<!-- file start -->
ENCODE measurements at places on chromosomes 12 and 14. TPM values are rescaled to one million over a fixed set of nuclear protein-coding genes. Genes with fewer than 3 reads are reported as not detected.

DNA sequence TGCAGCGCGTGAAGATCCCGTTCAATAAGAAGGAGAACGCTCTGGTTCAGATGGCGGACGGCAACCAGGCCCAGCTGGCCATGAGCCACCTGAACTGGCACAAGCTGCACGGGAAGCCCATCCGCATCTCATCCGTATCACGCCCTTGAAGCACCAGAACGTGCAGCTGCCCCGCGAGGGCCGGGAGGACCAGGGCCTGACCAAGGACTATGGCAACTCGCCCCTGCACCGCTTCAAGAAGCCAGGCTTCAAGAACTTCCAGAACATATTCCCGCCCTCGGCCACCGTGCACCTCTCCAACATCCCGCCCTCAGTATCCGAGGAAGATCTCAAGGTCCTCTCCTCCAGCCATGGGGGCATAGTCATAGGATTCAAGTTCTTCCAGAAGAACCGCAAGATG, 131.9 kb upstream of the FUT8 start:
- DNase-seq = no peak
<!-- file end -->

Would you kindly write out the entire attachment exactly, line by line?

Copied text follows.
ENCODE measurements at places on chromosomes 12 and 14. TPM values are rescaled to one million over a fixed set of nuclear protein-coding genes. Genes with fewer than 3 reads are reported as not detected.

DNA sequence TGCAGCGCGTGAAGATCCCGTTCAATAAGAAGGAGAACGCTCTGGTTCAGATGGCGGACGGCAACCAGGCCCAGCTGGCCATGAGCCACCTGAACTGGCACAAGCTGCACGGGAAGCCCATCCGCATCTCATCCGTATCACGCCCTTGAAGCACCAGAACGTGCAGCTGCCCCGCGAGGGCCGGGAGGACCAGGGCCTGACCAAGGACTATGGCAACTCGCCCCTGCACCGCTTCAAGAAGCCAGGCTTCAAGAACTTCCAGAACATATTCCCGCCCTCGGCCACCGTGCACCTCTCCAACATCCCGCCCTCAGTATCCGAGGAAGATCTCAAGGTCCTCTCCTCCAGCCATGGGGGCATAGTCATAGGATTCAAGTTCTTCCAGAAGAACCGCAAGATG, 131.9 kb upstream of the FUT8 start:
- DNase-seq = no peak